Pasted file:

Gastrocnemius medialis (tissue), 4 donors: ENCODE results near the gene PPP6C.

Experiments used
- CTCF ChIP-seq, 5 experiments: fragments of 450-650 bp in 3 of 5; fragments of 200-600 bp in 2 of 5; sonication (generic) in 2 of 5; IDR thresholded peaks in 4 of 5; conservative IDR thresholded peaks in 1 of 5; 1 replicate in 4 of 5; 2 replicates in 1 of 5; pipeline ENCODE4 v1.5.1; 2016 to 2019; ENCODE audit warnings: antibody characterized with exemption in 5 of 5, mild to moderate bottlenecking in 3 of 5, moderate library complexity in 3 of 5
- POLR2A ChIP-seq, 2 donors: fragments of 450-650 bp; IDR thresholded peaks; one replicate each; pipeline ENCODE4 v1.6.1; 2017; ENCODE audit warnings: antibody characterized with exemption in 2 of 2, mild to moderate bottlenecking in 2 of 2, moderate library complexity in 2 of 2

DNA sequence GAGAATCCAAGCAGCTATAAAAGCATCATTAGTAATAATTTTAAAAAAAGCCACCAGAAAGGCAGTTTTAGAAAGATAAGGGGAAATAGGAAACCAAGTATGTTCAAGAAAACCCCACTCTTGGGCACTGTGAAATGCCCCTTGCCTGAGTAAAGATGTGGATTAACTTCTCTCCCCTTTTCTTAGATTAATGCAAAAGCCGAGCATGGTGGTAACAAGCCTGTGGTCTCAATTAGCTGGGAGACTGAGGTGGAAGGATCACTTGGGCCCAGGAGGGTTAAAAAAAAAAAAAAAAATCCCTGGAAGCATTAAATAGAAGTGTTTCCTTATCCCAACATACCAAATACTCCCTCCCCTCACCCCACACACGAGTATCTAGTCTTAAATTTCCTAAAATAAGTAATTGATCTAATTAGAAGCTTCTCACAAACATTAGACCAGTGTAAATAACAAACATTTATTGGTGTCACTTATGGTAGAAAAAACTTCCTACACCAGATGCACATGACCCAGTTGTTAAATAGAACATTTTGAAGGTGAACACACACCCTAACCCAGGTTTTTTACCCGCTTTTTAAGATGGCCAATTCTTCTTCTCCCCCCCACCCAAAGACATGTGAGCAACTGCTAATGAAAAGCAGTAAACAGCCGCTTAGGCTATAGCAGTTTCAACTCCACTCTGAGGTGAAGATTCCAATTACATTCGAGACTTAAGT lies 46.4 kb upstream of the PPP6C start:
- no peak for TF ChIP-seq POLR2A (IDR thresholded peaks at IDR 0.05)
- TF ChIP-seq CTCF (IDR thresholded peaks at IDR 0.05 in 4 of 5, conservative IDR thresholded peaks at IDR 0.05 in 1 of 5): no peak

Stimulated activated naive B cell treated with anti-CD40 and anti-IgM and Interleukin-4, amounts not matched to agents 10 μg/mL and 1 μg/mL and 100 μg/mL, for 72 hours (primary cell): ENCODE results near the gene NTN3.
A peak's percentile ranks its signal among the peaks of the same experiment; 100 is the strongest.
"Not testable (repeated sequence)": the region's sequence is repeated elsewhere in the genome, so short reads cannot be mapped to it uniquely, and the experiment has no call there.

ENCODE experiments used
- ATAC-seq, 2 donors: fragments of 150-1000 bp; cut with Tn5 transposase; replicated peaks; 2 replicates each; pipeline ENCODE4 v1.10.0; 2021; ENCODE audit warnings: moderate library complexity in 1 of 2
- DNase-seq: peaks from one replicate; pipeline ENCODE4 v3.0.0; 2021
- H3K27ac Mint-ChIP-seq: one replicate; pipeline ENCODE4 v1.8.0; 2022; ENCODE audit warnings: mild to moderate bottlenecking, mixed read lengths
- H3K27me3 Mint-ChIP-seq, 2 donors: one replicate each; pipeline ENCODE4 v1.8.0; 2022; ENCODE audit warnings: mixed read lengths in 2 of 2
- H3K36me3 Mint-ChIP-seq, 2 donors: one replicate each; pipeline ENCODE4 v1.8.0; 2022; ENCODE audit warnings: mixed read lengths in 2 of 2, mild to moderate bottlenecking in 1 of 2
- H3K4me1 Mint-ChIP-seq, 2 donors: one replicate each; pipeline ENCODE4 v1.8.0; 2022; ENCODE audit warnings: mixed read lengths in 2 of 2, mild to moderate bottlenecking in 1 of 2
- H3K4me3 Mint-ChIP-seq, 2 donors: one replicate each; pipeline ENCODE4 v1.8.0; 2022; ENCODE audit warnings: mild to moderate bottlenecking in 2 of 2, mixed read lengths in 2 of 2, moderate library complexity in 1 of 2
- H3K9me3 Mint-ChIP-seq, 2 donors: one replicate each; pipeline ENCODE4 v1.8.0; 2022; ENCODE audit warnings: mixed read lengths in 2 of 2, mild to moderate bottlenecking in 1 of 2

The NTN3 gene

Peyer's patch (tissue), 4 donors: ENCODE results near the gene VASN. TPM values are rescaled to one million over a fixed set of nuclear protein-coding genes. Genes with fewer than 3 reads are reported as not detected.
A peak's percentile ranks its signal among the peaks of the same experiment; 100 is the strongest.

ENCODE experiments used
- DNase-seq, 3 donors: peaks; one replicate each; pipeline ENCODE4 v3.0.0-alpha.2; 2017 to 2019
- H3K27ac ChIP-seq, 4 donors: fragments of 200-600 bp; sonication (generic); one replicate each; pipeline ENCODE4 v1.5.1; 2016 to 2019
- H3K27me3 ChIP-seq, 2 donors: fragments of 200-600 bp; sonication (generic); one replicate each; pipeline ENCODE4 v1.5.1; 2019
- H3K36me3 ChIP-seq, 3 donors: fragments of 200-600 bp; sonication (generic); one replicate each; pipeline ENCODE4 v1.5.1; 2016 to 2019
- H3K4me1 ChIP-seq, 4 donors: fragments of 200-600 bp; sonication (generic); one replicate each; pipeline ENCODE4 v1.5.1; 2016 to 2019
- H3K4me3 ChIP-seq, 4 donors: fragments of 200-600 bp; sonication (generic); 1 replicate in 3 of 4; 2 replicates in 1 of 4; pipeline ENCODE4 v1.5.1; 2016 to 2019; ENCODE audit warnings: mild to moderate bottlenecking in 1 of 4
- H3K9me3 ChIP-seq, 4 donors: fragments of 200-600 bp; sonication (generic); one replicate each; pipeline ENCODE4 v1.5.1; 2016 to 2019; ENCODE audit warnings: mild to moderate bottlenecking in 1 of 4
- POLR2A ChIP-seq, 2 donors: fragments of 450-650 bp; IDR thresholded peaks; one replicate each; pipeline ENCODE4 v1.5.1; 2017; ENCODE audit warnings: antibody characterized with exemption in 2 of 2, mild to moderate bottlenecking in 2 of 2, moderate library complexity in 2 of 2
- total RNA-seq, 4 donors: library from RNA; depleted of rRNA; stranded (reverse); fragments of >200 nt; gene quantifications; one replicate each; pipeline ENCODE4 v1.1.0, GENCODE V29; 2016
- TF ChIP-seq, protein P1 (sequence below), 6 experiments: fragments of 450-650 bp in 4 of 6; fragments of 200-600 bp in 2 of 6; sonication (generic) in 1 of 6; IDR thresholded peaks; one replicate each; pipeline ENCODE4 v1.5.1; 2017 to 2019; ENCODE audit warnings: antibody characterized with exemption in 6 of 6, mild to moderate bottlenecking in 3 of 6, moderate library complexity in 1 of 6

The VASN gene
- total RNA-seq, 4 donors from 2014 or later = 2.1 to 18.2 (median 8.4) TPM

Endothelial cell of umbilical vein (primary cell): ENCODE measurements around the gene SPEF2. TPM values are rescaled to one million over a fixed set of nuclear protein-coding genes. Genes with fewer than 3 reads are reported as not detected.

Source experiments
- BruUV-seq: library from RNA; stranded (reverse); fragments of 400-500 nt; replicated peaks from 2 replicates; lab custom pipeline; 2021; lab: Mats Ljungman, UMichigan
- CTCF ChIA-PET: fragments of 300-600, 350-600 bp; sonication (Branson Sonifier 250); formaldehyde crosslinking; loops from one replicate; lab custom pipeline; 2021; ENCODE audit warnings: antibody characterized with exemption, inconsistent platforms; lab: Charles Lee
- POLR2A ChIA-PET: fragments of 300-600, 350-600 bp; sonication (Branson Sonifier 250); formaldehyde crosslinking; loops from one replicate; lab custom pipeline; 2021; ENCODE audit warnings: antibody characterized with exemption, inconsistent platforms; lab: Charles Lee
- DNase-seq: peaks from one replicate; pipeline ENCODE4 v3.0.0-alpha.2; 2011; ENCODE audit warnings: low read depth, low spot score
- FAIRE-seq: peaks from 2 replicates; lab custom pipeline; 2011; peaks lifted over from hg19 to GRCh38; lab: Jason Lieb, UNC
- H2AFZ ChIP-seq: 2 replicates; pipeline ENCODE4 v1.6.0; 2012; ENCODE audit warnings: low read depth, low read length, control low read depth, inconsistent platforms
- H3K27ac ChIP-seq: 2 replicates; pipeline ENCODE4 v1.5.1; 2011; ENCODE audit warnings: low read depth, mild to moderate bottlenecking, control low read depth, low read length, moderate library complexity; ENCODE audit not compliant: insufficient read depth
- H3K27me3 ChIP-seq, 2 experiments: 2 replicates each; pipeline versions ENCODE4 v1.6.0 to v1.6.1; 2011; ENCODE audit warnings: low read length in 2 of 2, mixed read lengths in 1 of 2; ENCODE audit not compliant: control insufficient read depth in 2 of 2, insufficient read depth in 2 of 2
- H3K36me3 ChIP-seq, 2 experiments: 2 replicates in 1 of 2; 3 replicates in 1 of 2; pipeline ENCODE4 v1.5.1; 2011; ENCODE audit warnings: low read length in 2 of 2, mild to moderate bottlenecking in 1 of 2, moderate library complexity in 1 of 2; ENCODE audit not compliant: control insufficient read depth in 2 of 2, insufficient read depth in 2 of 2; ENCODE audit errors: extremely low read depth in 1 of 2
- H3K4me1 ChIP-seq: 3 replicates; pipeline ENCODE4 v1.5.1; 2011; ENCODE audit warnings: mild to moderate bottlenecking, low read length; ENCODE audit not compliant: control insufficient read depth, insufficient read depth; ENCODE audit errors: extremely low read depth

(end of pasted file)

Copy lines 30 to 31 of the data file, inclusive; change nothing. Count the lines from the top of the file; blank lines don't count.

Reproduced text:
- H3K9me3 ChIP-seq, 4 donors: fragments of 200-600 bp; sonication (generic); one replicate each; pipeline ENCODE4 v1.5.1; 2016 to 2019; ENCODE audit warnings: mild to moderate bottlenecking in 1 of 4
- POLR2A ChIP-seq, 2 donors: fragments of 450-650 bp; IDR thresholded peaks; one replicate each; pipeline ENCODE4 v1.5.1; 2017; ENCODE audit warnings: antibody characterized with exemption in 2 of 2, mild to moderate bottlenecking in 2 of 2, moderate library complexity in 2 of 2